Nurses and midwives with the most relevant specialised knowledge, qualifications, skills and clinical experience can provide unique and valuable insights into medical negligence cases that strengthen and improve case outcomes.
An endorsed midwife (EM) is an independent practitioner who meets the registration standard, under the National Law, in addition to that which is met by an RM, through further education and documentation of advanced clinical practice. The endorsement enables the midwife to provide Medicare-funded care, order diagnostic tests and ultrasounds related to pregnancy and prescribe and administer approved medication. Medicare services provided by an endorsed midwife are provided in a collaborative arrangement with a GP or obstetrician. EMs can have admitting or visiting rights in hospitals, and provide home birthing services.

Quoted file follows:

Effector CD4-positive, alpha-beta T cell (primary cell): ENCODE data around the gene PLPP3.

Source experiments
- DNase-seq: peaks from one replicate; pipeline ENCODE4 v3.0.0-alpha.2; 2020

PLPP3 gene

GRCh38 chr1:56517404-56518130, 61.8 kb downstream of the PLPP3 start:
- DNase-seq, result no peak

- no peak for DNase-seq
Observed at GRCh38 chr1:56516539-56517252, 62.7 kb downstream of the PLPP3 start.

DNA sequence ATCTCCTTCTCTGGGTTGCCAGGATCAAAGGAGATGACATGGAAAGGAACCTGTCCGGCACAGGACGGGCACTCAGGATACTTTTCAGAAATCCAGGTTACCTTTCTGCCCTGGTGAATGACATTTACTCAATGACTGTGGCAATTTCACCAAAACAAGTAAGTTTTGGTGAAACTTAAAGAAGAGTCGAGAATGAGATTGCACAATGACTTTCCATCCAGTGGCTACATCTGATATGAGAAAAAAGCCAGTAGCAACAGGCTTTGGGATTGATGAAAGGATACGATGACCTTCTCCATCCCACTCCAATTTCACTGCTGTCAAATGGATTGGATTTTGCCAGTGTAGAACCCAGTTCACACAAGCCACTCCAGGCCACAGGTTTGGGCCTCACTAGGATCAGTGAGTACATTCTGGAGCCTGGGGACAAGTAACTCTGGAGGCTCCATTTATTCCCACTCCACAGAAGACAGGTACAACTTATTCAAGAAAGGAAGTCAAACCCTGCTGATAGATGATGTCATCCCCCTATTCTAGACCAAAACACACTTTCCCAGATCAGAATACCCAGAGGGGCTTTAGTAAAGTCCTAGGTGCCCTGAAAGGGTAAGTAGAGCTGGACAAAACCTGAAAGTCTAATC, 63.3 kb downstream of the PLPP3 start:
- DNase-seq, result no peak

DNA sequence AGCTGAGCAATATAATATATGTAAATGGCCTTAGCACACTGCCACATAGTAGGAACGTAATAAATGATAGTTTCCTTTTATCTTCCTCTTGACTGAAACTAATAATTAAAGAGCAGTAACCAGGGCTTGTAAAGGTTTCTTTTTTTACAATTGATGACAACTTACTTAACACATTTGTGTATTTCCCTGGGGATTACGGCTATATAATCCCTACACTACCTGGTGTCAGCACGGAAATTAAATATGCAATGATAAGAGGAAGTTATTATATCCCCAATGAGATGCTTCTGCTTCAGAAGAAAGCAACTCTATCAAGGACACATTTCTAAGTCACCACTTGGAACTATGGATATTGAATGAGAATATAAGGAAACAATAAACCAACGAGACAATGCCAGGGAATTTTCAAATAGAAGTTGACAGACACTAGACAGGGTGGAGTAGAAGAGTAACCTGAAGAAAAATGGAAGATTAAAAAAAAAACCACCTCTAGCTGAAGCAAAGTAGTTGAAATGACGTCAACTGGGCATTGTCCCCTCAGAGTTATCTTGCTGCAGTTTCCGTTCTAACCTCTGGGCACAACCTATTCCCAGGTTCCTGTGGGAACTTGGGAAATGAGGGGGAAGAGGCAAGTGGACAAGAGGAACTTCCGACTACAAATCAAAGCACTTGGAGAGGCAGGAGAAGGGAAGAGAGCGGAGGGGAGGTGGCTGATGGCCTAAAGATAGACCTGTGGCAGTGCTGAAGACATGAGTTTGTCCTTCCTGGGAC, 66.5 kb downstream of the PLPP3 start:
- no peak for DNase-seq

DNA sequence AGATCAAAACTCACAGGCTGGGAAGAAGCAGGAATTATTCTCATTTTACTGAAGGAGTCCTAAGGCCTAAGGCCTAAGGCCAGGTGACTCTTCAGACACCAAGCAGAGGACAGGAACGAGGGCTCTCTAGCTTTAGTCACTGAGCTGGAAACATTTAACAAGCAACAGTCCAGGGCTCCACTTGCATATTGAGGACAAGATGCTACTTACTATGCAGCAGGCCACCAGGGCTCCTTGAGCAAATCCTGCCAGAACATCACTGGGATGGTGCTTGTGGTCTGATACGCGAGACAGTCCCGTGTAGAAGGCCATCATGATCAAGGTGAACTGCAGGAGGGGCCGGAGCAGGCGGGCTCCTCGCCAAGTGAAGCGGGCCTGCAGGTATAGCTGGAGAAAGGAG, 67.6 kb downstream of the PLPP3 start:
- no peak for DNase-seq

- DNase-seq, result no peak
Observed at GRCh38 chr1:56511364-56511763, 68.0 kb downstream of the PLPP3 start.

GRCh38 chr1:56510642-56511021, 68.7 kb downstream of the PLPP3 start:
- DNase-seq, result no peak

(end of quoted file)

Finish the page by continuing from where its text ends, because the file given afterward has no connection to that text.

A registered midwife (RM) is a registered health professional who provides services for women’s health and promotes wellbeing during pregnancy, birth and in the weeks following birth. Midwives promote normal physiological childbirth, identify complications for the woman and her baby, provide referral to medical care and implement emergency measures. There are two pathways to becoming a RM: a Bachelor of Nursing and then postgraduate study in midwifery, or a Bachelor of Midwifery which provides registration as a midwife only.
Dual registration (nurse and midwife)